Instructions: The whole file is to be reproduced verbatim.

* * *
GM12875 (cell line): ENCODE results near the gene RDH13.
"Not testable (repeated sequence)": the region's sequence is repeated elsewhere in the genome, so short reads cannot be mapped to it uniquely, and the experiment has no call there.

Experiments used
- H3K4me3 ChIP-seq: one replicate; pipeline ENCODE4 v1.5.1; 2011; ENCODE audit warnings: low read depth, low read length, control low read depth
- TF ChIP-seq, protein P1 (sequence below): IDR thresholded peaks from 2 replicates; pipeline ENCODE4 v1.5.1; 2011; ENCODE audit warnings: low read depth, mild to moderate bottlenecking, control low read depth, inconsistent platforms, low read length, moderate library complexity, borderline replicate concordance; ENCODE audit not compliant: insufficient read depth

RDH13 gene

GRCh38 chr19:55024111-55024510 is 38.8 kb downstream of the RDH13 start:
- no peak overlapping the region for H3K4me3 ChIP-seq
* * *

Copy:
GM12875 (cell line): ENCODE results near the gene RDH13.
"Not testable (repeated sequence)": the region's sequence is repeated elsewhere in the genome, so short reads cannot be mapped to it uniquely, and the experiment has no call there.

Experiments used
- H3K4me3 ChIP-seq: one replicate; pipeline ENCODE4 v1.5.1; 2011; ENCODE audit warnings: low read depth, low read length, control low read depth
- TF ChIP-seq, protein P1 (sequence below): IDR thresholded peaks from 2 replicates; pipeline ENCODE4 v1.5.1; 2011; ENCODE audit warnings: low read depth, mild to moderate bottlenecking, control low read depth, inconsistent platforms, low read length, moderate library complexity, borderline replicate concordance; ENCODE audit not compliant: insufficient read depth

RDH13 gene

GRCh38 chr19:55024111-55024510 is 38.8 kb downstream of the RDH13 start:
- no peak overlapping the region for H3K4me3 ChIP-seq